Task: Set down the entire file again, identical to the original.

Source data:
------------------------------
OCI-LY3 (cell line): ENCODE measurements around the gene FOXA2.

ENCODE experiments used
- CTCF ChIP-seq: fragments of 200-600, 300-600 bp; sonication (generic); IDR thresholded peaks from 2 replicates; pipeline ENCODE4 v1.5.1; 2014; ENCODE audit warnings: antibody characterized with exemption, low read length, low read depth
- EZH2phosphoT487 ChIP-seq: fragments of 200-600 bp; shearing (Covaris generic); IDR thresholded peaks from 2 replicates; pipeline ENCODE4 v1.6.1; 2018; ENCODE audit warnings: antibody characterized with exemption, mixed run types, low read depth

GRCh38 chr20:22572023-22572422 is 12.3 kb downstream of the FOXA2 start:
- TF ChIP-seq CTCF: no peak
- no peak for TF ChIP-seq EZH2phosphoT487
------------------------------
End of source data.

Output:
OCI-LY3 (cell line): ENCODE measurements around the gene FOXA2.

ENCODE experiments used
- CTCF ChIP-seq: fragments of 200-600, 300-600 bp; sonication (generic); IDR thresholded peaks from 2 replicates; pipeline ENCODE4 v1.5.1; 2014; ENCODE audit warnings: antibody characterized with exemption, low read length, low read depth
- EZH2phosphoT487 ChIP-seq: fragments of 200-600 bp; shearing (Covaris generic); IDR thresholded peaks from 2 replicates; pipeline ENCODE4 v1.6.1; 2018; ENCODE audit warnings: antibody characterized with exemption, mixed run types, low read depth

GRCh38 chr20:22572023-22572422 is 12.3 kb downstream of the FOXA2 start:
- TF ChIP-seq CTCF: no peak
- no peak for TF ChIP-seq EZH2phosphoT487